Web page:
4IR Impacts Future Skills In-Demand
Founder and executive chairman of the World Economic Forum, Klaus Schwab, has predicted that five million jobs will be lost in South Africa by 2050, owing to robotics and automation. With an unemployment rate already sitting at 27.6 per cent, South Africa needs to urgently consider how best it can ensure human capital is able to coexist with new technology.
Opening the recent Skills Development Summit, then deputy minister of the Department of Higher Education and Training (DHET) Buti Manamela, said the fourth industrial revolution (4IR) would have a significant impact on the future skills that South Africa requires, as well as how the country prepares to meet that skills demand through retraining people for future jobs.
The DHET and government, Manamela said, are responding by supporting large-scale youth entrepreneurship programmes and the informal sector, with R63-billion generated over the last five years by a skills development levy resulting in almost 1.1 million enrolments across different learning programmes offered by the country’s 21 sector education and training authorities (Setas). A further 330 000 learners were funded by the National Skills Fund (NSF), but Manamela admitted that this was not enough.
In terms of employment, Manamela said the proportion of learners being absorbed into full-time employment after completing their education was high in the case of apprenticeships, learnerships and internships. However, unemployment continued to rise.
“Employers believe skills development has improved productivity, reduced errors in the workplace and improved the quality of products or services delivered. Training has also increased the work-readiness of young people entering the workplace,” said Manamela.
A majority of employers, however, said that skills development had not been what they had hoped for in terms of
improving the supply of needed skills, and that social partnerships between the public and private sectors were critical in addressing the country’s skills shortage and jobs crisis in the 4IR.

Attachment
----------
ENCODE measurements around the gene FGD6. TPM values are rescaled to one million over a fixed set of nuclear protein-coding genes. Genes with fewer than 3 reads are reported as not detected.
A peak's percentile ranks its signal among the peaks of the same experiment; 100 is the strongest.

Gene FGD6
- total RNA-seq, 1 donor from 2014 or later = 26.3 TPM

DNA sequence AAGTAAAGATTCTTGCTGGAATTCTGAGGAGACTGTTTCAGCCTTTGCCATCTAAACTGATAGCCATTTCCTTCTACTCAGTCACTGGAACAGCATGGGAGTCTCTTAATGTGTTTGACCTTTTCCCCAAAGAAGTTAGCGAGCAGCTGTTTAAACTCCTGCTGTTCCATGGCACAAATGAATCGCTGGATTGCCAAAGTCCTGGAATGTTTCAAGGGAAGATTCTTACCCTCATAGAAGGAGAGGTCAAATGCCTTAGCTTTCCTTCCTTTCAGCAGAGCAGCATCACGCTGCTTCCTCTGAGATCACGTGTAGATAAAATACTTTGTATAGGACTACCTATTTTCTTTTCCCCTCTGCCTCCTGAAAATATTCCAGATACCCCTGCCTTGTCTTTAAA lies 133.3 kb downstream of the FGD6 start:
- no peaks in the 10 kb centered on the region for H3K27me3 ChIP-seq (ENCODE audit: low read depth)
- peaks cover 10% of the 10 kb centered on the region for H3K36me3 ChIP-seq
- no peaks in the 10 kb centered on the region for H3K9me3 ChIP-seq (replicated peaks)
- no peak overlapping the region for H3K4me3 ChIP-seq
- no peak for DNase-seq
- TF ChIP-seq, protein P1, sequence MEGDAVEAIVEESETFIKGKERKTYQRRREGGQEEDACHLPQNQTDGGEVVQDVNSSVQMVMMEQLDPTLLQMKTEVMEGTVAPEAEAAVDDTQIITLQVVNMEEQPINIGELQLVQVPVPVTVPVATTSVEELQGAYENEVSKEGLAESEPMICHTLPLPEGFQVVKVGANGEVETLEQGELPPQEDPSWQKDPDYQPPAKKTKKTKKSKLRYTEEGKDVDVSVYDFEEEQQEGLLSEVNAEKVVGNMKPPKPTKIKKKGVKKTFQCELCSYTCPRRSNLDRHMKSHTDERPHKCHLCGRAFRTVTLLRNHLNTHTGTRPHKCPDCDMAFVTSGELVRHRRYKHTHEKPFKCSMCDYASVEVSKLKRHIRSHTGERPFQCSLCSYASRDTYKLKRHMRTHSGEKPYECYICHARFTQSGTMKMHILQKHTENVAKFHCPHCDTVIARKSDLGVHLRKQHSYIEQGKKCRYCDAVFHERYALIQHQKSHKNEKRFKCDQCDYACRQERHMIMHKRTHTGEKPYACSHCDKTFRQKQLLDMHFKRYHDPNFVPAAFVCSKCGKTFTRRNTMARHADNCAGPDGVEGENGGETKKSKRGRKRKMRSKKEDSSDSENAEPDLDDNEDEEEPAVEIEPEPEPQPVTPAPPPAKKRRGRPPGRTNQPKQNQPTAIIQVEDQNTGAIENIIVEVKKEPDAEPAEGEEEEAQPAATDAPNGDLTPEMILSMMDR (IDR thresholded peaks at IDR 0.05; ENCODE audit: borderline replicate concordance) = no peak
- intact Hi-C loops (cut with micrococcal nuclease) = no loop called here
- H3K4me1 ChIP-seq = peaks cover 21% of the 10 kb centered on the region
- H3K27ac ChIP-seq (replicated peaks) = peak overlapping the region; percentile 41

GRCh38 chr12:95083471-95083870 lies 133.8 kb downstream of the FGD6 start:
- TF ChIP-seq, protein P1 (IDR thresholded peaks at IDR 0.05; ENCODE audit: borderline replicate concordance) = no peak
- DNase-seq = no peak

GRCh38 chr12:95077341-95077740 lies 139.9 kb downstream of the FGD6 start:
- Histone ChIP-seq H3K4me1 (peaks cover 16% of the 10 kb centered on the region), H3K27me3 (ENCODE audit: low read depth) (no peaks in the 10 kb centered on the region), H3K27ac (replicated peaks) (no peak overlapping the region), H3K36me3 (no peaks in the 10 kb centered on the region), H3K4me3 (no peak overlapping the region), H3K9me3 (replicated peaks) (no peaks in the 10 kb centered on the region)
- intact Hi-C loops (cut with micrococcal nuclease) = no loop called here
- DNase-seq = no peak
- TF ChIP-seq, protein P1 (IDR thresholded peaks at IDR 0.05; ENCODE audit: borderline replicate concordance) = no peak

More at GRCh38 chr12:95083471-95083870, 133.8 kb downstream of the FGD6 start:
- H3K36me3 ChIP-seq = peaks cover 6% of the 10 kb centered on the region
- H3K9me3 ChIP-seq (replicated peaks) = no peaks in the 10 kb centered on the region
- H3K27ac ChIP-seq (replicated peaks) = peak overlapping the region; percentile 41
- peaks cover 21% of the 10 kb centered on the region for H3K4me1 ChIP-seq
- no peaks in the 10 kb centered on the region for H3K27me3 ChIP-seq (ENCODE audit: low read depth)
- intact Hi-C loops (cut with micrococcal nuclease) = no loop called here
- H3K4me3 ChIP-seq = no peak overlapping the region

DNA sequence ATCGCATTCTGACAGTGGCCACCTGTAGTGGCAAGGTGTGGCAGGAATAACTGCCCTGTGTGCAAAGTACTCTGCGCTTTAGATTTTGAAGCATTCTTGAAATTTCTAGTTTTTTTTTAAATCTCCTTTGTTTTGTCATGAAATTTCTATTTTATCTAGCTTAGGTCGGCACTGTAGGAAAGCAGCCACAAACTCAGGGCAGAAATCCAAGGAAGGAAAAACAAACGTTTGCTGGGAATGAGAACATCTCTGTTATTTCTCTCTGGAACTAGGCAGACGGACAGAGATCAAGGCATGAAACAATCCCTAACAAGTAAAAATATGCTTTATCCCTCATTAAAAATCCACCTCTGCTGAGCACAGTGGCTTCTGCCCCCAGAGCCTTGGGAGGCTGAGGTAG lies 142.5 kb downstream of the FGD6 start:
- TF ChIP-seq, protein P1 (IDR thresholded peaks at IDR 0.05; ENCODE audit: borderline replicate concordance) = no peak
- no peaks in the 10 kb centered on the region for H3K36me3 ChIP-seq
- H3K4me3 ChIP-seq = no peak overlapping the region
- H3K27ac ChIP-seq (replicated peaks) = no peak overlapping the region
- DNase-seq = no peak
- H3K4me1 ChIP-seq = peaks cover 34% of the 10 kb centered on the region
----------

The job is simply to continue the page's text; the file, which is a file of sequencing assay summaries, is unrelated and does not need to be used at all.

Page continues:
With 4IR a given, and resistance to it futile, has the time come to relook the notion of the “job” as we know it?
“In any revolution, there is always change. Parts of an economy, at any time, are being replaced by things driven by technology. Change, to some degree, is always necessary, but it also comes with opportunity,” says Mqondisi Gumede, founder and CEO of The OMG agency that specialises in digital services and business solutions to stimulate exponential turnover growth for South African companies.
“Jobs are being lost and we are going to see more goods and services produced at a lower cost and at a higher quality. But if robots were to take over every job and the income that goes with it, there would be nothing for the robots to produce, because nobody would have the means to buy the things the robots were producing. This is a very under-appreciated point. While jobs are being lost and they may not be the sole source of income generation as before, what is the point of having a robot produce anything at all, if no one can afford it?” he explains.
The solution, he says, is in embracing — rather than shunning technology — and finding ways to ensure humans use computers and technology to make their lives and jobs more efficient to ensure greater human prosperity.
“We need to focus on augmenting humans with technology, in a way that they can rise above their challenges. Human beings have shown time and again that they are not comfortable with being eradicated. Once everyone is over the initial panic brought about by the 4IR, we will find that technology will augment the abilities of people in every industry. Human beings can still do things machines can’t yet do, and human beings and machines together can do things humans alone or machines alone can’t do. That’s where the opportunities lie,” says Gumede.